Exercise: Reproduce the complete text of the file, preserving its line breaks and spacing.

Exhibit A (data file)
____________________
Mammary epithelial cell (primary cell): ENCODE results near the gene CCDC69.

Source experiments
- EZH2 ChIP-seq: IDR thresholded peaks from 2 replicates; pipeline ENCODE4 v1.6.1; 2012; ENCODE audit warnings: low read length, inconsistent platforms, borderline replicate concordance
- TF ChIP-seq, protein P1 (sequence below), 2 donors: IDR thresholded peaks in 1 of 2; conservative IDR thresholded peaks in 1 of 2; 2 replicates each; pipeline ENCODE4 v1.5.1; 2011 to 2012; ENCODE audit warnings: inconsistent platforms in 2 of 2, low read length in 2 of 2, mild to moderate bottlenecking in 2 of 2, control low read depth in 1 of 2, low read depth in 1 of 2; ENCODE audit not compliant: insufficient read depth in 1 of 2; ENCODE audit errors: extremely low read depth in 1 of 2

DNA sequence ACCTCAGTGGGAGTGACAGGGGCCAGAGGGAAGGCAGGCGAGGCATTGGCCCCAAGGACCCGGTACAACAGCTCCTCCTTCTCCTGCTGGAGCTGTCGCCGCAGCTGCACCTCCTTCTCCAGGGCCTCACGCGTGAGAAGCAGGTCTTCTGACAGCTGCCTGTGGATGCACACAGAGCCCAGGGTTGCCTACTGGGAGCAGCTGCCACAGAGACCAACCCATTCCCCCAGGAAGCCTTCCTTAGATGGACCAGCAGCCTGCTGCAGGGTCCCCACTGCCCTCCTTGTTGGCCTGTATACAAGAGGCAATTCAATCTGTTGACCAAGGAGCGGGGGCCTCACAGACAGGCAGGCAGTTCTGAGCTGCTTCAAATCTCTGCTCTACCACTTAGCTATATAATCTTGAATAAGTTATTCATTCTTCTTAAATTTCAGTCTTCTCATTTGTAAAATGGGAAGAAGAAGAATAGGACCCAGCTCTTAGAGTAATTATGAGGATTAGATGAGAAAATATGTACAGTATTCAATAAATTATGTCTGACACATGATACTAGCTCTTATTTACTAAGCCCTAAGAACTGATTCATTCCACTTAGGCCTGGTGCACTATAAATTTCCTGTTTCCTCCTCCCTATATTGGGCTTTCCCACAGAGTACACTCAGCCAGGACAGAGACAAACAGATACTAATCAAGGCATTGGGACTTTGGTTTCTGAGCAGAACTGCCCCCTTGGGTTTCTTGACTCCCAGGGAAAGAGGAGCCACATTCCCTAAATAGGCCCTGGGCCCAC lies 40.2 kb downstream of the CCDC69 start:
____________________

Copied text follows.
Mammary epithelial cell (primary cell): ENCODE results near the gene CCDC69.

Source experiments
- EZH2 ChIP-seq: IDR thresholded peaks from 2 replicates; pipeline ENCODE4 v1.6.1; 2012; ENCODE audit warnings: low read length, inconsistent platforms, borderline replicate concordance
- TF ChIP-seq, protein P1 (sequence below), 2 donors: IDR thresholded peaks in 1 of 2; conservative IDR thresholded peaks in 1 of 2; 2 replicates each; pipeline ENCODE4 v1.5.1; 2011 to 2012; ENCODE audit warnings: inconsistent platforms in 2 of 2, low read length in 2 of 2, mild to moderate bottlenecking in 2 of 2, control low read depth in 1 of 2, low read depth in 1 of 2; ENCODE audit not compliant: insufficient read depth in 1 of 2; ENCODE audit errors: extremely low read depth in 1 of 2

DNA sequence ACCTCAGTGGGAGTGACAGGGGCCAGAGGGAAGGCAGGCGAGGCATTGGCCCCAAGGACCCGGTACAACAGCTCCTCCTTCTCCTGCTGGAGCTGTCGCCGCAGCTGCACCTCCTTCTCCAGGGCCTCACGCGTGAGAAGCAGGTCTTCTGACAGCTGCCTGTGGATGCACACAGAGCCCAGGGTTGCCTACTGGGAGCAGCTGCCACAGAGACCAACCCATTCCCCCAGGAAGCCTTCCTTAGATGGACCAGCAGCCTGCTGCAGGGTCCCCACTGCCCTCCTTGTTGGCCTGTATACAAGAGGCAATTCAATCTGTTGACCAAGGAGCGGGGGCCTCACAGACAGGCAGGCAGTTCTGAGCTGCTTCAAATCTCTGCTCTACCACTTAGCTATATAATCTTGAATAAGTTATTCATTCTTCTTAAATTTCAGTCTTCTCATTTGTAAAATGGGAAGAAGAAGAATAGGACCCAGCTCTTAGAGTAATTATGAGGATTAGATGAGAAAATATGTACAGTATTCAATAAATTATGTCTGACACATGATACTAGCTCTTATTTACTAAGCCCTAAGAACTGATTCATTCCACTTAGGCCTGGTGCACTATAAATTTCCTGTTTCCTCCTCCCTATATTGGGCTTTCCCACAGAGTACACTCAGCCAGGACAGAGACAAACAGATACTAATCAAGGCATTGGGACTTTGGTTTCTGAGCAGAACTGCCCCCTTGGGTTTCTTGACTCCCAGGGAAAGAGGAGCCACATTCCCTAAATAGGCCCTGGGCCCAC lies 40.2 kb downstream of the CCDC69 start: